Cheaper Chinese military drones are chipping away at U.S. and Israeli domination of the industry, fuelling a new race as companies predict a rise in demand especially in regions such as Asia, Reuters reports.
Chinese cut-rate versions of American armed drones like the MQ-9 Reaper have begun showing up in smaller African, Middle Eastern and Central Asian countries, signaling the country’s ambitions to take market share from incumbents such as General Atomics Aeronautical Systems and Israel Aerospace Industries.
At the Singapore Airshow here, state contractor China National Aero-Technology Import & Export Corporation (CATIC) showed off two versions of its Wing Loong reconnaissance and strike unmanned aerial system (UAS). It was the drone's first public appearance in Southeast Asia, according to trade media, and the booth drew military personnel from countries such as Myanmar and Malaysia.
These Chinese drones cost about $5 million versus up to $100 million for a U.S.-made system, making them especially attractive to less affluent militaries, said Ben Moores, a senior analyst for defense and aviation at Jane’s by IHS Markit.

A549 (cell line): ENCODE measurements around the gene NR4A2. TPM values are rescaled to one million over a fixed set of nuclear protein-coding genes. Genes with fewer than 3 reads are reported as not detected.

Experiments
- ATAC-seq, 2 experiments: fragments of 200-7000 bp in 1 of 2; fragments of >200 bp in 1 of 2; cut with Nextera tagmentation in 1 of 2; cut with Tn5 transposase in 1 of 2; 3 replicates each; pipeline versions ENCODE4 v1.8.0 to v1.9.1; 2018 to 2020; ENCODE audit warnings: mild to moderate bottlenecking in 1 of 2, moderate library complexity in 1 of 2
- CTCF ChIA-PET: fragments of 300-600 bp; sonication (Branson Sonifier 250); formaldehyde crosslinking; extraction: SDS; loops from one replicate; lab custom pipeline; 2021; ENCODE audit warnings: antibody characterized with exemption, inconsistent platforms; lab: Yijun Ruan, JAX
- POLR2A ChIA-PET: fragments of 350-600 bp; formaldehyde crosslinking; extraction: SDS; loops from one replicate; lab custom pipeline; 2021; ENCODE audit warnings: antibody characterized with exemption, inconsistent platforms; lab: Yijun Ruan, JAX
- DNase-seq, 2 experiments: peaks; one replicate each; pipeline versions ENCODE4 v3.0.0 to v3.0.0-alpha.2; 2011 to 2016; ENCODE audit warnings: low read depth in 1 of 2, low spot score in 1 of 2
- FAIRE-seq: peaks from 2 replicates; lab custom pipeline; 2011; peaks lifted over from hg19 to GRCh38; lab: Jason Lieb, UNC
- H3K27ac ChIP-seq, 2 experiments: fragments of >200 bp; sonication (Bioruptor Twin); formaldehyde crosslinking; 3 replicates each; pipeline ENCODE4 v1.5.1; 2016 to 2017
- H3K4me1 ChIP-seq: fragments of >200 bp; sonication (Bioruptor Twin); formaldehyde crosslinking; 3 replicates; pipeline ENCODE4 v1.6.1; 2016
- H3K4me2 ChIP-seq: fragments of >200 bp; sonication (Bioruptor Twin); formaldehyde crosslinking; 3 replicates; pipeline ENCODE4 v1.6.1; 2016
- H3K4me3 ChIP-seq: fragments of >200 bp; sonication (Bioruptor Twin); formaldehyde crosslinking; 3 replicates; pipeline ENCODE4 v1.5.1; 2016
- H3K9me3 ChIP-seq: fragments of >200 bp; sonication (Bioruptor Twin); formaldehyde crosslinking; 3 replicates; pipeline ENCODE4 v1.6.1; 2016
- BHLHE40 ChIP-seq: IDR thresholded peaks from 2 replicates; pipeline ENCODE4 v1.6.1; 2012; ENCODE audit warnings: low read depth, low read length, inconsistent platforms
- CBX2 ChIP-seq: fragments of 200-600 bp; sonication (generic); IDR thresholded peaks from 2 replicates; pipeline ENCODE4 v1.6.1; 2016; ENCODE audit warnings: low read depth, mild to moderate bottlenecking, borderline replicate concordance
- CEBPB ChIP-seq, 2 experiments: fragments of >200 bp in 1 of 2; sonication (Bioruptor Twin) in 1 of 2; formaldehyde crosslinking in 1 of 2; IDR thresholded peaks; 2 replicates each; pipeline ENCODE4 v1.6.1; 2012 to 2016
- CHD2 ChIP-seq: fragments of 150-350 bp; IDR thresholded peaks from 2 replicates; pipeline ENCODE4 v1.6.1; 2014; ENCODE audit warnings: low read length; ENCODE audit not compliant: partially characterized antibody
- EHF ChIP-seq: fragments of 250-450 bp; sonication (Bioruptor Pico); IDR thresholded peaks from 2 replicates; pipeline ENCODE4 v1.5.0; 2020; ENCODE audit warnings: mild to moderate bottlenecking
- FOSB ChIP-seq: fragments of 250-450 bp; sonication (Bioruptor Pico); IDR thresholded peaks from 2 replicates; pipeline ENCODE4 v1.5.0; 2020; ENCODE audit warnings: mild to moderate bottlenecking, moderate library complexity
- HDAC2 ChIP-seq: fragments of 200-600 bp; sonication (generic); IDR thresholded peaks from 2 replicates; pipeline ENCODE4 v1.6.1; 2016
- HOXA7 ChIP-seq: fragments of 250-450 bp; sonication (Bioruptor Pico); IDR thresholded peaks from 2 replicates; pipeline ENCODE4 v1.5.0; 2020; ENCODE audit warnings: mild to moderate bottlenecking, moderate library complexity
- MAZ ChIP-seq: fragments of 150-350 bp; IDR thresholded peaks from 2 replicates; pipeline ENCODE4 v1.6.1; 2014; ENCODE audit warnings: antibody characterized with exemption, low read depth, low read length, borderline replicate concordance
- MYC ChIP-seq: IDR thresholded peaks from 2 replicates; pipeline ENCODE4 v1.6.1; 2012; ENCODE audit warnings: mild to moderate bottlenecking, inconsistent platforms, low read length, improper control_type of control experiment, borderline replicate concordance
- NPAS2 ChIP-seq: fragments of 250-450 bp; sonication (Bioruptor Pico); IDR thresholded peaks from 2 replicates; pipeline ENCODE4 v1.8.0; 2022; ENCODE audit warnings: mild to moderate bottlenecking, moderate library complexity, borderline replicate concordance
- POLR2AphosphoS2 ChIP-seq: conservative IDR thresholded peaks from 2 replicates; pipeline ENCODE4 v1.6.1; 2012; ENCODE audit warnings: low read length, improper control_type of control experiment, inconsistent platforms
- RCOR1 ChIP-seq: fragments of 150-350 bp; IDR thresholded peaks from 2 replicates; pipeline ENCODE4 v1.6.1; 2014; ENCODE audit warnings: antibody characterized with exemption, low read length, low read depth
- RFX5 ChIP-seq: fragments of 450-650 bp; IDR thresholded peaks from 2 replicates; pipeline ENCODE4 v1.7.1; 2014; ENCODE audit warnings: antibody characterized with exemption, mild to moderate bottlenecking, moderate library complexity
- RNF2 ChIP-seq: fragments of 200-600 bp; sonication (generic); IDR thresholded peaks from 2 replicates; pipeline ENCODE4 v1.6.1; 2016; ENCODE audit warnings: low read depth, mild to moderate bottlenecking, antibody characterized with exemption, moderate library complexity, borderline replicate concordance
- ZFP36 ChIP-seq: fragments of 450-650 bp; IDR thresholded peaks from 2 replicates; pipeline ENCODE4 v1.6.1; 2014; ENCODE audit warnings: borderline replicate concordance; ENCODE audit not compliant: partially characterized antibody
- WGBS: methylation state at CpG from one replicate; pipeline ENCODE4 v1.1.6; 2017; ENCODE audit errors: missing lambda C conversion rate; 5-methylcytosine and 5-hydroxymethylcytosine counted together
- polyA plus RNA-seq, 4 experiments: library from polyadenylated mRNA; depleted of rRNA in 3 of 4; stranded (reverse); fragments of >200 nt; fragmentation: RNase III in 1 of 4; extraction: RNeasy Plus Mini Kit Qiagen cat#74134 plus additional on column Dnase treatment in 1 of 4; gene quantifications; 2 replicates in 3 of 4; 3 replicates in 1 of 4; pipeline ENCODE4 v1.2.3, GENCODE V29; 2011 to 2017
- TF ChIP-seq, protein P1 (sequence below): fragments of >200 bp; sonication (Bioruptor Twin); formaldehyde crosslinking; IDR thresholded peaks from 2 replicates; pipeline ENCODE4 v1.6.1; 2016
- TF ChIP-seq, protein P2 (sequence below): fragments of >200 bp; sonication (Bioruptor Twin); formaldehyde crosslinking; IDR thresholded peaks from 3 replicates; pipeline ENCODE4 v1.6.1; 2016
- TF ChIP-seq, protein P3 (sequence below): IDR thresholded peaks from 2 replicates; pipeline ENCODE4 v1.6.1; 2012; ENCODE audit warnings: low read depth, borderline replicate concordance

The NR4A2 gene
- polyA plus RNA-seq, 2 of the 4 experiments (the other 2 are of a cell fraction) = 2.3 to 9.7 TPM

CATIC, a unit of Chinese state giant Aviation Industry Corporation of China, declined multiple requests for interviews at the airshow held this week.
In February last year, Chinese state news agency Xinhua said that the country’s domestically developed military drones had won their largest ever overseas order from an undisclosed buyer, boosting the Chinese arms industry’s efforts to increase export volumes.